Ross Campbell of the Exercise Club in Clifton, Bristol, explains how he attracts customers and keeps them coming back for more
"I took over the business from my previous boss a few years ago, so there was an existing customer base, although I needed to attract more people. One of my senior staff and I used to work for the previous owner, so we had our own ideas about how we could improve the business.
"We rely on our location and word-of-mouth to attract new customers. A lot of people pass by our premises, which means they don't have to go out of their way to get here, which certainly helps.
"The type of exercise we offer has been designed with those who wouldn't usually go to a gym in mind. That's our unique selling point. As our exterior sign says, we specialise in exercise for 'the unfit, unsure and un-youthful'.
"When I first took over the business we went out distributing flyers several times. We used to get more people signing up in the few days afterwards, but success was limited, so we rely more on word-of-mouth these days.
"Our website is purely for information, it's nothing fancy. I haven't done any online marketing so far, but I'm thinking of starting an e-newsletter containing, among other things, health and exercise tips for customers from our staff. Keeping the lines of communication open with my customers in this way might also help me to retain them as members. It provides added value.
"We don't try to compete with the big gym chains. We've found our niche and we're after a different market. Those that want Lycra-clad classes with booming music won't like us anyway.
"The way to retain customers, I believe, is to target the right ones to start with. We try to educate people so they realise exercise is primarily a health and fitness thing, rather than simply a way to lose weight. We try to attract people who realise that the product they're buying from us is actually an integral part of their existence, not a luxury.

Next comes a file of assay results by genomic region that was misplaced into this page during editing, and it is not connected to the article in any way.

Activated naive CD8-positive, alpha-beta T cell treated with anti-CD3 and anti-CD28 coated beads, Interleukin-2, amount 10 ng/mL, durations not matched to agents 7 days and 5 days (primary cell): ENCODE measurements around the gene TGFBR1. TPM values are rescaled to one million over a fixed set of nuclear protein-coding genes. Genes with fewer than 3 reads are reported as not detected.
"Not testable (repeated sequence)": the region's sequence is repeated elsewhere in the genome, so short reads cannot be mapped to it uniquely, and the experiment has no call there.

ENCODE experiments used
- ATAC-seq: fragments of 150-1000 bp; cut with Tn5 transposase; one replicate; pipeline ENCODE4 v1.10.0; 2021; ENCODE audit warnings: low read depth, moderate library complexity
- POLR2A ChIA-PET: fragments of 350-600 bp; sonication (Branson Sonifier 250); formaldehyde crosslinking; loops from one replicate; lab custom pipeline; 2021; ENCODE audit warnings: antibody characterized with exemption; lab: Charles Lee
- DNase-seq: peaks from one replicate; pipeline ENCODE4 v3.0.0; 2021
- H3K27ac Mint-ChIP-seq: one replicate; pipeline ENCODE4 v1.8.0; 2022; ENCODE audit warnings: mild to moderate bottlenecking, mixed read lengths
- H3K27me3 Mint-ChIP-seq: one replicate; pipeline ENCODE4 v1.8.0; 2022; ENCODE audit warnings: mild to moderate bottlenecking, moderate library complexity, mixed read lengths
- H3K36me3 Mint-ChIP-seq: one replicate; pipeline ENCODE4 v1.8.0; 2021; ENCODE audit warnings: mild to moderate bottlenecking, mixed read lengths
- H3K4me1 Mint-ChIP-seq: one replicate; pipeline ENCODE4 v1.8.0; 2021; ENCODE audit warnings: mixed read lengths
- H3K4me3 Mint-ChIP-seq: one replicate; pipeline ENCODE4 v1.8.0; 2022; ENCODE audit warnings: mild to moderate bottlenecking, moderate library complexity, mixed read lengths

"We generate word-of-mouth recommendations by simply doing our jobs well and providing our customers with a service that is friendly and professional.
"We only have some 500 members, so we aim to give each and every one a very personal service. We greet each customer by name within ten seconds of them entering the club, so they don't have to stand at the desk and give us their membership number. The exercise they do is recorded and we set up the machines for them each time, so that we maintain close customer contact and can have a chat - which is an informal way of gathering valuable customer feedback. The aim is to find out how we can improve our service.
"We try to build the kind of relationship where customers feel they can tell us if they aren't happy with something we're doing. If they have a complaint, I usually sit down, have a cup of tea with them and chat about it. It's important to respond quickly, effectively and personally.
"During a new customer's first visit, we sit down with them and ask what they want to achieve, then we talk about exercise and start them on a plan that is absolutely tailored to their needs. You have to have that chat because otherwise you have no idea what people really want. If you don't know what each and every one of your customers wants, you can't hope to meet their needs - or hang on to them."
Ross' three key lessons
- Decide which customers to target, how you're going to reach them and how much money and effort you can afford to commit.
- Remember that- reaching a smaller number of the right customers is better than reaching a far greater number of the wrong customers.
- Provide your customers with a friendly and professional service. Listen to them and aim to continually meet their needs.